Using slice and ears.fade -> poking into buffers

We have discussed questions about wrapping our head around the buffer channels and indices in the past. Here is a patch where I’m analyzing a larger sound file, slice it with onset slice, then use @danieleghisi 's ears library to crop and fade to finally calculate mean values of loudness and peak. My question is around the analysis and if the (working) method in this patch is the best approach. My solution is probably convoluted and could be replaced with something more efficient. I’m not looking in to coding in javascript. Thus plain Max only!
Thanks, Hans (1.1 MB)

For some additional context: I will use the loudness and peak values to decide, whether I will keep a slice (turn it into a sound file with ears.write) or discart it, if the loudness/peak is below a threshold.

@tutschku : Hi Hans I cannot really help on the flucoma streamlining, so this is just a sidenote.
I’ve made a bridge of the Essentia descriptors inside ears, which will be in the summer Patreon release (but I can send a pre-pre-release if you need it), so that if you need a mean loudness descriptor you may just go with, say,
[ears crop~] → [ears.fade~] → [ears.features~ loudness @ampunit db @out m] → mean loudness

This will output the mean value; a timeseries would be output by [ears.features~ loudness…] and an interpolated buffer would be output by [ears.features~ loudness~]

That being said, from my experience the quality of flucoma descriptors is much higher than Essentia, so this is by no means a replacement for your patch, just a quick’n’dirty solution. (In the past I have sometimes started with Essentia features and progressively replaced by better ones when I needed them.)


@danieleghisi , thanks this is very good to know and I would have a peak at a release whenever you get to it. My approach is always two-fold. I’m looking for solutions for my own work, where I don’t shy away too much from complications, AND I’m trying solutions which are easy teacheable to composers, who have little to no programming background. This entire buffer poking in flucoma is necessary the way buffers are used to hold the analysis data, but it is NOT easy to get to specific values without quite a lot of channel counting, knowing which descriptor is where, how statistics are calculated (the 7 values), etc etc. I should probably start learning java script at some point…

Hi Hans, I understand. I’ll send you a private link. (If any other flucomers want it just drop me an email.) The patreon dev-release will be ready at some point in the summer (and will also hopefully include, thanks to the work Andrea Agostini and the suggestions of @a.harker and @weefuzzy, the ears.process~ module that has been much dealt with in this forum as well)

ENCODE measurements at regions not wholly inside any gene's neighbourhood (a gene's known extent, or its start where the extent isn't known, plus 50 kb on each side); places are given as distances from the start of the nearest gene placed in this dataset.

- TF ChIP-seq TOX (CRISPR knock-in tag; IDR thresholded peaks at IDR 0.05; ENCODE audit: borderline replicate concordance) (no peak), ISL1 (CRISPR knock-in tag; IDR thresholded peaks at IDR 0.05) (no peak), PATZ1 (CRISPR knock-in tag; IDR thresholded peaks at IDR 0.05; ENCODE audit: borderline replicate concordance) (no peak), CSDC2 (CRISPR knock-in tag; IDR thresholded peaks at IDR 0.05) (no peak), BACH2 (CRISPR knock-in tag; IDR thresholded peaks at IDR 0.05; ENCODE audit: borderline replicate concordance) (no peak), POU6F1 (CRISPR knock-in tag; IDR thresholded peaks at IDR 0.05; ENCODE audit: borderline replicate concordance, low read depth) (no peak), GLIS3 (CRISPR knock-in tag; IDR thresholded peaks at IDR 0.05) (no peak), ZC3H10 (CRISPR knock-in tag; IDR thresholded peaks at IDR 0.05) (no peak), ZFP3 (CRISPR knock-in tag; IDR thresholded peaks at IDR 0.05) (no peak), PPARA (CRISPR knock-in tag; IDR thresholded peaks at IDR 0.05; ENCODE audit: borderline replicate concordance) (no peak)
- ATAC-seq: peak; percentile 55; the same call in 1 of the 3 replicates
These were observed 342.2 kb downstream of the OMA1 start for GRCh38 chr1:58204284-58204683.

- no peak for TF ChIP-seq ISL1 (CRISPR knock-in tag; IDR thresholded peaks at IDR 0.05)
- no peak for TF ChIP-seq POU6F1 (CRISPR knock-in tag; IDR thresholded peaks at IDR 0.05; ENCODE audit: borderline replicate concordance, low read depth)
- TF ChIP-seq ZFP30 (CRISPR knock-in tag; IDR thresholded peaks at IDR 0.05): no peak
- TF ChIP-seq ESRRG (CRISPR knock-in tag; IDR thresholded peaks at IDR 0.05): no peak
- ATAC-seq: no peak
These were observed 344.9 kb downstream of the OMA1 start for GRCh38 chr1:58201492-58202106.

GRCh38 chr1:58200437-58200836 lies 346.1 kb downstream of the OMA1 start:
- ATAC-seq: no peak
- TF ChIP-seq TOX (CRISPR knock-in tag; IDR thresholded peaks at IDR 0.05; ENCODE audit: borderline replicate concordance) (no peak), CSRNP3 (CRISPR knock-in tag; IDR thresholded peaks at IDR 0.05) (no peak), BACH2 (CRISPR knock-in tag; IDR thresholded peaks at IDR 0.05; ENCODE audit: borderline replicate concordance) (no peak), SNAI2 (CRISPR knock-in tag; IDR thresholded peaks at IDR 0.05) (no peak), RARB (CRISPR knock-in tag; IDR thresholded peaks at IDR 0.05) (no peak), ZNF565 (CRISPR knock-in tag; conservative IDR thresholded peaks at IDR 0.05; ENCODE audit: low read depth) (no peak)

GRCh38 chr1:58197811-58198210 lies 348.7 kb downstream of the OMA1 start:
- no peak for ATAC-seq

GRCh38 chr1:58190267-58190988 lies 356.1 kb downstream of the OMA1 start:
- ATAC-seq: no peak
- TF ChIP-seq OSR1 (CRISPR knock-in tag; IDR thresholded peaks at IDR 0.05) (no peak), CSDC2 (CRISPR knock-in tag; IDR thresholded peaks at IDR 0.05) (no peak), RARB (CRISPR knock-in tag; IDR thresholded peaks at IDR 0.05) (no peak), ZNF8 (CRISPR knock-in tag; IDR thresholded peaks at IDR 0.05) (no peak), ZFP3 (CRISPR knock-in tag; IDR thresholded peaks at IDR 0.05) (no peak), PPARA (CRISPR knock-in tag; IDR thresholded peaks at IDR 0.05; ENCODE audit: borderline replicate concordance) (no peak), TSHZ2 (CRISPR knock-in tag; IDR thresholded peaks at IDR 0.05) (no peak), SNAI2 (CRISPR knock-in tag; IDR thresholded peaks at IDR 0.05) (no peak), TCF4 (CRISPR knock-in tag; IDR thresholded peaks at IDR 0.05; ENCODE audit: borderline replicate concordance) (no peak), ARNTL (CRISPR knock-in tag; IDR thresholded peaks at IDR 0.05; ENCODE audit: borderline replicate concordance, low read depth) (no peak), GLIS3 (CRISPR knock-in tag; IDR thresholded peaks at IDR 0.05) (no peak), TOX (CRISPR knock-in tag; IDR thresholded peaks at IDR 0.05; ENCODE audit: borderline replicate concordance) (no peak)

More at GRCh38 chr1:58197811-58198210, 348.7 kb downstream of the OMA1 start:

Nice! I’ve now remember that I almost, almost had a version of this completely working last summer before I got pulled away to other things. The DSP side was happy enough, but I got stuck with getting schedulers to update reliably in the processors when one needed to fire in messages. I shall now rummage through your repo to see ho w you and Andrea tackled it :smiley:

Credit goes all to Andrea, honestly, who I think relied in part on Alex Harker’s code for his externals. I did not do much! (As I said, it was a task a bit outside my coding confort zone…) Credit goes to them!
That being said, I find Andrea’s system quite nice, cause there’s a way of clocking things inside the “poly-like” patch, so you can use [metro], or play a bach.roll, etc., and bounce things off-line. It’s still very raw but it starts working… I’m sure there are catches here and there, if you spot them I’ll notify Andrea :slight_smile:

The thing that would make it perfect would be if the poly-like patch could be saved within the patch, but that seems a longer shot… (I’ve always hated poly~ for this)

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I’m still building a picture of how we can make a lot of this boiler plate disappear in the longer term. Some of it just needs some better helpers (e.g. the compiled versions of buf2list / list2buf that are in process), or interface enhancements (cherry picking from bufstats, e.g.). Other stuff is more seismic, like being able to just work with lists directly sometimes (which perhaps makes sense for a lot of use cases with slicers, e.g.).

In this particular flow, I think I’d be inclined to use two fluid.bufstats~ and go straight into lists from these to make the selection clearer using $1 (because you don’t need to stay in buffer-land at this point). Of course, if buf2list supported frame / channel offsets, you could skip this apparent redundancy.

Preusmably you want to apply the fades first so that the loudness stats reflect the post-fade truth. Otherwise, I’d be inclined to just do all the analysis once straight after slicing, and throw it in a coll.

As it happens, I tried out an abstraction at our workshop last week, called fluid.buf.pool, designed to streamline the business of building up a buffer with a bunch of stats on a bunch of features. Whilst it gets rid of boilerplate, I think the leap in abstraction was a lurch for the participants:


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